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The Myth of the Increase in Marijuana Potency

Cannabis 1988 Old Drug, New Dangers, The Potency Debate 

Journal of Psychoactive Drugs, Vol 20(1), Jan-Mar, 1988 pg 47. 
	Mikuriya, Tod H. and Aldrich, Michael.

Summary and Conclusions:

Observation of the real world of social and marijuana use, where
autotitration is the norm, renders the scare tactics of the new
marijuana proponents not only inaccurate but irrelevant*.
There is much published evidence about the availability of highly
potent varieties of cannabis from the nineteenth century through
the present day. The effects attributed to the new marijuana
are the same ones debated for centuries in many different cultures.
The assertion that all marijuana research to date has been
done on 1 or 2 percent THC material (Cohen 1968) ignores
several thousand years of human experience with the drug. The
old medical cannabis extracts were stronger than most of the forms
now available, though the potency of illicit hash oils by the
mid-1970's was approaching the level of medicinal preparations
available before their removal from the USP.

While it may be true that sinsemilla is more widely available
than 10 or 15 years ago, its potency has not changed significantly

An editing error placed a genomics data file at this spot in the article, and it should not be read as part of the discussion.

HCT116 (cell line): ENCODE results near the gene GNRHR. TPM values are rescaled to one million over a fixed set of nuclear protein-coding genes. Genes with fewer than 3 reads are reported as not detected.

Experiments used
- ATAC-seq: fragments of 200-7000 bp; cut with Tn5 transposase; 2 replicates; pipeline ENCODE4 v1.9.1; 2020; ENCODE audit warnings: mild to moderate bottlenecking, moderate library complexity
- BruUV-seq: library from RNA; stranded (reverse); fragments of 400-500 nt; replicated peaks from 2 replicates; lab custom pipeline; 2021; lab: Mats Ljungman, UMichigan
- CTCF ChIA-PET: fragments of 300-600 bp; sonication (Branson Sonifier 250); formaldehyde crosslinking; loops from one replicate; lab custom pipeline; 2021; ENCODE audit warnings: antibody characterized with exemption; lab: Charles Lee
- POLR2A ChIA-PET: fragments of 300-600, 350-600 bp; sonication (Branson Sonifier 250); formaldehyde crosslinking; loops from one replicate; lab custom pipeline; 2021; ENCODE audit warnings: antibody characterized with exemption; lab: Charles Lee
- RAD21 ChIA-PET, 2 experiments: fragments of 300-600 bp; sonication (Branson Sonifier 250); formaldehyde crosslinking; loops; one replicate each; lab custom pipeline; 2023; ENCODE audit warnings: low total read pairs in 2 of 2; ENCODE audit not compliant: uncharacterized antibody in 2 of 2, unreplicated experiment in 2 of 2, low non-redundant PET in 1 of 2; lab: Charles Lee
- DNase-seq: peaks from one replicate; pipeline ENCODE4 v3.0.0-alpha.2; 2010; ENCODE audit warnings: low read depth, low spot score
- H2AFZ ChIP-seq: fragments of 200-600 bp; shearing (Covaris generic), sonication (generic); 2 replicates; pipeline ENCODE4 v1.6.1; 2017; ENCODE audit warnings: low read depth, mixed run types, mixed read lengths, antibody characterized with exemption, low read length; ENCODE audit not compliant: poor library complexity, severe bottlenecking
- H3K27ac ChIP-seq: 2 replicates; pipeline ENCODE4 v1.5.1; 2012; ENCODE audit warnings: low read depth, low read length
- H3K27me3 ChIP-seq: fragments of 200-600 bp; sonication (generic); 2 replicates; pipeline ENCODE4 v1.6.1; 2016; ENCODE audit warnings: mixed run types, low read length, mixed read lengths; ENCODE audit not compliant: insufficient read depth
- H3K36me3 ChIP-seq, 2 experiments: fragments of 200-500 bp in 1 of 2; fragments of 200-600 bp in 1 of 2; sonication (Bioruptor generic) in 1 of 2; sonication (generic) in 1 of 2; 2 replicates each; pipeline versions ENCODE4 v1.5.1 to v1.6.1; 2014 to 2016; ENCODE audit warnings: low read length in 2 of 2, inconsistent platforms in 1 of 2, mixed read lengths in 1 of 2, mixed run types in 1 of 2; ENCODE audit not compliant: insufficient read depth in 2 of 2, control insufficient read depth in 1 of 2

from the 2.4 to 9.5 percent THC materials available in 1973-1974
(see Table I), or the five to 14 percent sinsemilla of 1975 (Perry
1977). The range of potencies available then (marijuana at 0.1%
to 7.8% THC, averaging 2.0% to 5.0% THC by 1975) was approximately
the same as that reported now. With such a range, the evidence
simply cannot support the argument by Cohen (1986) that marijuana
is ten or more times more potent than the product smoked
ten years ago. And to say that marijuana potency has increased
1,400 percent since any date in history is patent nonsense.

It is not legitimate to imply that average low potencies
represent the full range of potencies available in reality.

Neither is it valid to cite the low end of the range then
as a baseline to compare with the high end of the range now.

The claimed baseline for THC content in the early 1970's would
appear to be too low, probably because confiscated, stored police
samples were utilized; and this low baseline makes the claimed
difference in potency appear to be greater than it has been in

In sum, the new marijuana is not new and neither is the hyperbole
surrounding this issue. The implications of the new disinformation
campaign are serious. Many people, particularly the experienced
users of the 1960's and their children, will once again shrug
off the warnings of drug experts and not heed more reasonable
admonishments about more dangerous drugs. This is not only abusive
to those who look to science, the medical profession, and government
for intelligent leadership, but will sully the reputations of
drug educators who wittingly cry wolf, and will inevitably diminish
the credibility of drug abuse treatment professionals who pass
on such flawed reports.

(* end quote *)

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